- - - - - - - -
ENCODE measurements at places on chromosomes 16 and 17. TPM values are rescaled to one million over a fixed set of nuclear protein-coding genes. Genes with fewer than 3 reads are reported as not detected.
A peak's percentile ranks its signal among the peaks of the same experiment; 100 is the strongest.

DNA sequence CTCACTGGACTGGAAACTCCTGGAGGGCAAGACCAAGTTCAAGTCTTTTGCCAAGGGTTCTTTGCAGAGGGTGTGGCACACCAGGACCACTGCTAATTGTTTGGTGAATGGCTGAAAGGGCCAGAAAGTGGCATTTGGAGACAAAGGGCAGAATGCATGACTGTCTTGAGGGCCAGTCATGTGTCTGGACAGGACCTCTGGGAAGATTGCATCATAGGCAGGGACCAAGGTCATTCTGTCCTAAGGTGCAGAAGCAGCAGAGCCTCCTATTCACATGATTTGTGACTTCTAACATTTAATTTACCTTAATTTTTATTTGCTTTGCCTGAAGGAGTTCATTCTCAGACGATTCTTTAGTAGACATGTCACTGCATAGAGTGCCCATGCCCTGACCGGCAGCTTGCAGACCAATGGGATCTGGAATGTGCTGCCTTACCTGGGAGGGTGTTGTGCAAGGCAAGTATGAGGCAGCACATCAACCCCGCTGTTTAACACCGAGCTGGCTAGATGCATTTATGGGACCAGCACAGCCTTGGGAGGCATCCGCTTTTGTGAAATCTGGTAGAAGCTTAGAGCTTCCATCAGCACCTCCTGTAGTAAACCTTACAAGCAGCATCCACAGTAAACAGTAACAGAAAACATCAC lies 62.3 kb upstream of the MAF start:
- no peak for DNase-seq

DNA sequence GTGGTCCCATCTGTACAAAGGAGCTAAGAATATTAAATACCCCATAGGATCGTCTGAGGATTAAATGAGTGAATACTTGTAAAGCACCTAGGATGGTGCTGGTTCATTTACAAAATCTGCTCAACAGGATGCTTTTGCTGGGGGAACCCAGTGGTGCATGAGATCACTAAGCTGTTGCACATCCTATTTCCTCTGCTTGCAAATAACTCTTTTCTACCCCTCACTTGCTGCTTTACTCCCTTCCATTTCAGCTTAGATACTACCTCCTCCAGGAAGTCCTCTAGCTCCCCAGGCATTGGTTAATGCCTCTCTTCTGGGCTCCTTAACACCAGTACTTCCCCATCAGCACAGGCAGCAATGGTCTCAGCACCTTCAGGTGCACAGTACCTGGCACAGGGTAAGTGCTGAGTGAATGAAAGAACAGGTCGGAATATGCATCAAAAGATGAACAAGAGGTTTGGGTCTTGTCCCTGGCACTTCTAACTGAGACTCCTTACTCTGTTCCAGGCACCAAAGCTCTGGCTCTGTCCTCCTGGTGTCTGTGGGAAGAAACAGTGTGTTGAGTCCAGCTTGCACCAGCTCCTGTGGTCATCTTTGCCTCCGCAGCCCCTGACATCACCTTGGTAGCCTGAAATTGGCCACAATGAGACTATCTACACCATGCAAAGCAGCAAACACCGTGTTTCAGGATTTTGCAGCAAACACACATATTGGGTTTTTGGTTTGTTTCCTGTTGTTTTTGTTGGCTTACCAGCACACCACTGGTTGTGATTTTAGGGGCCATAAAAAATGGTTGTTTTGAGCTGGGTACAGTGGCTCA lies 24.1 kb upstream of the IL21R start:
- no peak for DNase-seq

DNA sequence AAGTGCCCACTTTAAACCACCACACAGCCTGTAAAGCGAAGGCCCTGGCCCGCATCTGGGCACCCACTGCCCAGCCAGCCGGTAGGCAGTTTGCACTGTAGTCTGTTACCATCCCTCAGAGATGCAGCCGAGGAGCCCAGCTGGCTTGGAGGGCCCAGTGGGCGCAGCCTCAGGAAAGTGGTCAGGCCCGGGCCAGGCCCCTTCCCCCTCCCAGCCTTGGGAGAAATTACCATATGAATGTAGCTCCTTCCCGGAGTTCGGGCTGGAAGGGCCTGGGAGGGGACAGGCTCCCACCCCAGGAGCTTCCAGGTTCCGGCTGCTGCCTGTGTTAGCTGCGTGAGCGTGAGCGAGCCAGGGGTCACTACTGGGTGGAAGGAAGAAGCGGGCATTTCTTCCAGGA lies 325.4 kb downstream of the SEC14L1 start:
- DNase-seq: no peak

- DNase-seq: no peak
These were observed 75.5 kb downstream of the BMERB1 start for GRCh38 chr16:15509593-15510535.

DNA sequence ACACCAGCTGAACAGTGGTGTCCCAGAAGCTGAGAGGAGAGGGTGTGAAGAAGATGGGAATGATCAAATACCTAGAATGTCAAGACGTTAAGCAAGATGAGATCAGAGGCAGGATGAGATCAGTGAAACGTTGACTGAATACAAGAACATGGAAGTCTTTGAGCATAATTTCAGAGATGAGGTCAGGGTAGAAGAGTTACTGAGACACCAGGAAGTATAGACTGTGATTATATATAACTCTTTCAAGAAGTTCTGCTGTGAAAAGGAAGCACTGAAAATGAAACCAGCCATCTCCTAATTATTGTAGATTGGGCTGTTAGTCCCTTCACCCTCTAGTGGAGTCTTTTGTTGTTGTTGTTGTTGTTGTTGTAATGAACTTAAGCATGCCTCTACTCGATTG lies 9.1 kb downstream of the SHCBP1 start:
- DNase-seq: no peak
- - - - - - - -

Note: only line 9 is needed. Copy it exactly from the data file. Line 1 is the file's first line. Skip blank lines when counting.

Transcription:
- DNase-seq: no peak